HARKER HEIGHTS — A loud pop echoed through the gym when Bob Harnage’s wooden paddle hit a perforated plastic baseball. The ball spined through the air and over a 34-inch net.
Although Harnage hasn’t picked up a pickleball paddle in nearly a decade, it didn’t take long for the senior to regain his skills.
“I’m not sure that I can even hold my paddle right,” said Harnage, before playing his first match against a group of pickleball enthusiasts Thursday at the Harker Heights Recreation Center. “I consider myself a novice. I guess we’ll find out.”
Pickleball is a racquet sport that combines elements of badminton and tennis.
“It’s a lot more popular than I thought. When I first got here, I had no idea what it was,” said Samantha Hanie, athletic coordinator at the recreation center. “I’ve joined them a couple of times and I work up a serious sweat. They love it.”
Harnage decided to take up the sport again as an enjoyable way to get good exercise.
“I just retired and wanted to keep my physical well-being,” he said.
The sport is popular among senior women, whose husbands often socialize on the sidelines.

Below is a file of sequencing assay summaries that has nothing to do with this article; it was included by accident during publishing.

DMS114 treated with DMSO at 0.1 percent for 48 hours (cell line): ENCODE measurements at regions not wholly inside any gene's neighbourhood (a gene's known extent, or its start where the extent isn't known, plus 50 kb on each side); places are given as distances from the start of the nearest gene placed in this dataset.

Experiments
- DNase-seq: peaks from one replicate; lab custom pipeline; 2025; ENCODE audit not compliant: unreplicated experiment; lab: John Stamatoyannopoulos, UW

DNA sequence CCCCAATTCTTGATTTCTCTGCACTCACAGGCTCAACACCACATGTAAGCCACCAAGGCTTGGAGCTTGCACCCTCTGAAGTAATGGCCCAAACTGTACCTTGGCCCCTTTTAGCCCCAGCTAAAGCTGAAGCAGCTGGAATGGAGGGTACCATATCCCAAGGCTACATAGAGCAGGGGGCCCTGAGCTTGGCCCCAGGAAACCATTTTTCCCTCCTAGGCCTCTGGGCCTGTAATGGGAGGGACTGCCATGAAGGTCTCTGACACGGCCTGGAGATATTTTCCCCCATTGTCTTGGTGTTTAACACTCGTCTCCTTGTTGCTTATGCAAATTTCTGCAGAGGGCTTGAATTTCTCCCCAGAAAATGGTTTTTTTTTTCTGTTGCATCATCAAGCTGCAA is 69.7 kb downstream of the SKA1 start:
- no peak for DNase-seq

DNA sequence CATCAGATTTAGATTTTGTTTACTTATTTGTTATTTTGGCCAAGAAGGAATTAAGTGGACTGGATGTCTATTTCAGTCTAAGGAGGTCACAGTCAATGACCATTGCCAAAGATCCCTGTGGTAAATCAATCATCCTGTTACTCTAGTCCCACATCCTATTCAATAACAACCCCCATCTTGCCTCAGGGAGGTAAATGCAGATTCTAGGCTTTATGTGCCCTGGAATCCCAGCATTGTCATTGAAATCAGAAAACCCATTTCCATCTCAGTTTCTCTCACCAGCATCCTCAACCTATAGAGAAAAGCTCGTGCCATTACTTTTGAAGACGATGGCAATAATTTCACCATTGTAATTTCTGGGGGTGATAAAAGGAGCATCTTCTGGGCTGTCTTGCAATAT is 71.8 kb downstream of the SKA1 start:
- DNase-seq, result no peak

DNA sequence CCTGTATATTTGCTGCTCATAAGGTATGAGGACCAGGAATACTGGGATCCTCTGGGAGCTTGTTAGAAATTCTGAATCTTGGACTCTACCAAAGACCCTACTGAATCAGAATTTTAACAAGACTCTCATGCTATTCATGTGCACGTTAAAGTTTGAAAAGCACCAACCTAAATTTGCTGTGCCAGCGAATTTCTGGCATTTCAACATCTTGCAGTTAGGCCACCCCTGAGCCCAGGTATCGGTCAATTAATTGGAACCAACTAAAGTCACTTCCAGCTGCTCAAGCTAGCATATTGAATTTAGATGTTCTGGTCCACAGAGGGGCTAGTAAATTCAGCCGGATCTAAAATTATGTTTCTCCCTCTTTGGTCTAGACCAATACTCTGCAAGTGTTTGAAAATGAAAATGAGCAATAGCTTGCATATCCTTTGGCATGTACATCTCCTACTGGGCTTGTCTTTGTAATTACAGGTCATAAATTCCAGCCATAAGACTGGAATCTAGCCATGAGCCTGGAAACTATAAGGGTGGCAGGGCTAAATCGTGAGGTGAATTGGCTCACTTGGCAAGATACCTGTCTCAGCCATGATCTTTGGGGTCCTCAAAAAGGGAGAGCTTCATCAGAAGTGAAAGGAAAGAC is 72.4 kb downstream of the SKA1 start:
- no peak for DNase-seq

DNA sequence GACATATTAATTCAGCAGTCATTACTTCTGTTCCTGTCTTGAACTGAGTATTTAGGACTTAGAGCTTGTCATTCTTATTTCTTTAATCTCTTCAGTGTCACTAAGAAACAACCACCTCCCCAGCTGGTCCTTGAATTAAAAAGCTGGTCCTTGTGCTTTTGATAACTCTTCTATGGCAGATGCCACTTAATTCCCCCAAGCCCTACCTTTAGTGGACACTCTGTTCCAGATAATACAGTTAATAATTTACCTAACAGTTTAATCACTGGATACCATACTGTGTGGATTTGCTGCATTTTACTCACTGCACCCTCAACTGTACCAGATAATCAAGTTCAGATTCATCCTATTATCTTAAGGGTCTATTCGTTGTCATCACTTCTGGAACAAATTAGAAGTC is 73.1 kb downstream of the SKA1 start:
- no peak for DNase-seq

“It’s a nice sport, but these nice ladies here will tear you up,” Harnage said. “It’s competitive, but it’s a fun competitive.”
Harnage’s partner during Thursday’s doubles game was Charlotte Maindelle. The 67-year-old started playing a few years ago and was quickly addicted to the game.
Three summer’s ago, Maindelle, a school nurse, came every Tuesday and Thursday the sport was offered at the center.
“When I went back to school in the fall I was like, ‘Gee, it’s Tuesday, I should be playing,’” Maindelle said. She started working part-time at the school to make more time for pickleball.
When she first started, she didn’t know what to expect.
“I just dropped in and saw how they were doing it and started playing. The rules are a little complicated, but it doesn’t take long,” she said. “Once you start playing, you want to play more.”
The first time Diane Cline saw people play the game eight years ago, she thought, “Wow, I need to play that game.”
Once you see it, you just know you want to at least try it, Cline said. “When I started (everyone) was so helpful. If someone comes, we don’t immediately say, ‘Oh, we’re gonna kill this ball.’”
Seniors with a good hand-eye coordination can quickly master the sport with a little practice, Cline said. “It’s wonderful exercise, we have a lot of fun and we just totally enjoy the game.”
It’s not a physical sport, so seniors with physical limitations or in wheelchairs also can play, Maindelle said. The people are friendly and encouraging, and although it gets competitive, they’re nice about it.
“Win or lose, we all have a good time,” Cline said.